Albany International reports substantial profits from Q2 sales
First-half profits net 70% increase over same period last year
Albany International reported a big boost in sales and profits in the second quarter, thanks to its Engineering Composites segment, which supplies the aerospace industry. Albany expects that growth to continue, despite a possible setback caused by the grounding of Boeing 737s, due to several accidents caused by software malfunctions, unrelated to Albany.
“Our focus on labor productivity, operational efficiencies and pricing drove improvements across our Engineered Composites segment, which reported record revenue and profitability in the quarter,” said CEO Olivier Jarrault in Tuesday’s earnings release.
The Rochester-based company reported overall quarterly sales at $274 million, an increase of more than 7% compared to the second quarter of last year, and net income was $34 million, or 1.05 cents a share, a 14% increase, according to the release and subsequent quarterly filing with the Securities and Exchange Commission on Thursday.
For the first half of 2019, the company reported $525 million in sales, up nearly 10%, and profits of $64 million, or $1.96 per share, nearly a 70% increase.
Sales from the company largest and oldest segment, Paper Machine Clothing — used in the production of paper — actually went down slightly by 2.4% excluding currency effects. That’s partly due to the slow growth of the paper industry, which is only growing at all because of tissue and packaging, not print publications. Year to date, Albany’s machine clothing sales are up, but only by 1%.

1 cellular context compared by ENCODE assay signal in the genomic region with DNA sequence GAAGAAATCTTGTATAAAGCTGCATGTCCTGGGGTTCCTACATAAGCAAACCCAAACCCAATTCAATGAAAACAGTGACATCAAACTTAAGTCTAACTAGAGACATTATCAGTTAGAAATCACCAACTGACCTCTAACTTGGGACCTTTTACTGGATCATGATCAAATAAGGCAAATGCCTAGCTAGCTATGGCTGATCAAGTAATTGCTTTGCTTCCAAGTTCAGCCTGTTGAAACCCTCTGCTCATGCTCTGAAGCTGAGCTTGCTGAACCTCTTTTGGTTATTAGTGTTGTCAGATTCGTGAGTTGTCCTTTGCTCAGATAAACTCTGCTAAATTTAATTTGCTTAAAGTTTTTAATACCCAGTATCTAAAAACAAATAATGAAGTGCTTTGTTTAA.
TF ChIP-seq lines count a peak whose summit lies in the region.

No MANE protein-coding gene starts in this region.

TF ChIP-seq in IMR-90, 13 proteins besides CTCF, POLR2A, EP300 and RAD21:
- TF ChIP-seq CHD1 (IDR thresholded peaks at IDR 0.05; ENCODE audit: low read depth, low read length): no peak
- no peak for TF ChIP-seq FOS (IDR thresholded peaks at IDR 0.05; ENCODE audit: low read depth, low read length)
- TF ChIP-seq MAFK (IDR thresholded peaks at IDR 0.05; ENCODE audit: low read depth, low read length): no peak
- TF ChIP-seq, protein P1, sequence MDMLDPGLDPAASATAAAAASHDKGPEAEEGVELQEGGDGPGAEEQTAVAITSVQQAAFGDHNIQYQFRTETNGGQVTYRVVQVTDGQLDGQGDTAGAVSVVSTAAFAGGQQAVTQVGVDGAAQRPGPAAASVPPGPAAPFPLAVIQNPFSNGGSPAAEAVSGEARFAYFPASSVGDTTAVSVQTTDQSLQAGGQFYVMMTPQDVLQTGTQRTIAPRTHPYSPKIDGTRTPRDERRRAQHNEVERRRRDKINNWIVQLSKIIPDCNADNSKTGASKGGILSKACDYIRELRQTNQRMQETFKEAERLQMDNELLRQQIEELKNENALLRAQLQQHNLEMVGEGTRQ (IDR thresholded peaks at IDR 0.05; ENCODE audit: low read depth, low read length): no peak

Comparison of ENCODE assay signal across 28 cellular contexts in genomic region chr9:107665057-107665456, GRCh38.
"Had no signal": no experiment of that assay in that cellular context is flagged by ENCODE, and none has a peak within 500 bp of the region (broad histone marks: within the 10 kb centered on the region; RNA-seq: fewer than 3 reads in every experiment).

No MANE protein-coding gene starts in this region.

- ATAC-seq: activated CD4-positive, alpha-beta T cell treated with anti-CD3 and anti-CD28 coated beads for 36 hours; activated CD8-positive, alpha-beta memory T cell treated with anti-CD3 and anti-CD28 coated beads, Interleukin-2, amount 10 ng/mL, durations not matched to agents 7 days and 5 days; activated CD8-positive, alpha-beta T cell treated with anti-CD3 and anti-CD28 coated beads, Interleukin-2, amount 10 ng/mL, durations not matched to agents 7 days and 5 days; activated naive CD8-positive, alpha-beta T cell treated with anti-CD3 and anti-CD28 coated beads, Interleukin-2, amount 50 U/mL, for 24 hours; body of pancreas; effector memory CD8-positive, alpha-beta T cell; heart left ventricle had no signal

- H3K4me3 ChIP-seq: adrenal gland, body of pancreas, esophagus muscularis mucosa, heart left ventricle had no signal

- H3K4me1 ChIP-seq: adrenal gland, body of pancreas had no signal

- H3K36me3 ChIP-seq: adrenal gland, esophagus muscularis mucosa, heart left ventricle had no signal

Albany also has some legacy expenses in that segment, including ongoing asbestos litigation, and restructuring costs thanks to the closing of plant in France last year, though that still left the company with 22 plants (in both segments) in 10 countries, employing about 4,700 workers.
But quarterly sales at Albany’s Engineered Composites (which has been boosted thanks to a complicated deal with Safran about six years ago) jumped about 28% over last year. Year to date, they are up a whopping 30.5%.
Overall, Albany expects those trends to continue: more than $1 billion in revenue and net earnings ranging from $3.05 to $3.35 per diluted share. But the company predicts flat machine clothing revenue in 2019 while Engineered Composites should go up 20 to 25%.
The one cloud on the horizon has been the grounding of Boeing 737 Max 8 and 9 aircraft. Albany is the exclusive supplier of advanced composite fan blades and cases under its long supply contract program for LEAP engines currently used on the 737. The groundings “could have an adverse impact on the demand for the parts we supply for such engines,” the company warned in a quarterly filing with the Securities and Exchange Commission. “Such interruptions or delays would likely reduce AEC LEAP-related sales and earnings in the periods in which they occur.”
But the LEAP engine is also used on Airbus and COMAC aircraft. And Albany also supplies components for the F-35, fuselage frames for the Boeing 787, components for the CH53-K helicopter and the fan case for the GE9X engine, all of which would not be affected by the grounding.
Also, the SEC filing noted, Albany will no longer be controlled by the Standish family, thanks to a public offering in the second quarter.
John C. Standish, who had been hired in 1921 as a feltmaker, became president in 1957. His son, J. Spencer Standish, died in September 2016. After the May 2019 public offering, the family’s interest dropped from 52.7% to 34.5%. That means Albany is no longer a “controlled company” and had to depend on independent directors, which it already had, said the filing. Still the Standish family, as the largest stockholder, “will still have considerable influence over the affairs of the company,” the filing noted.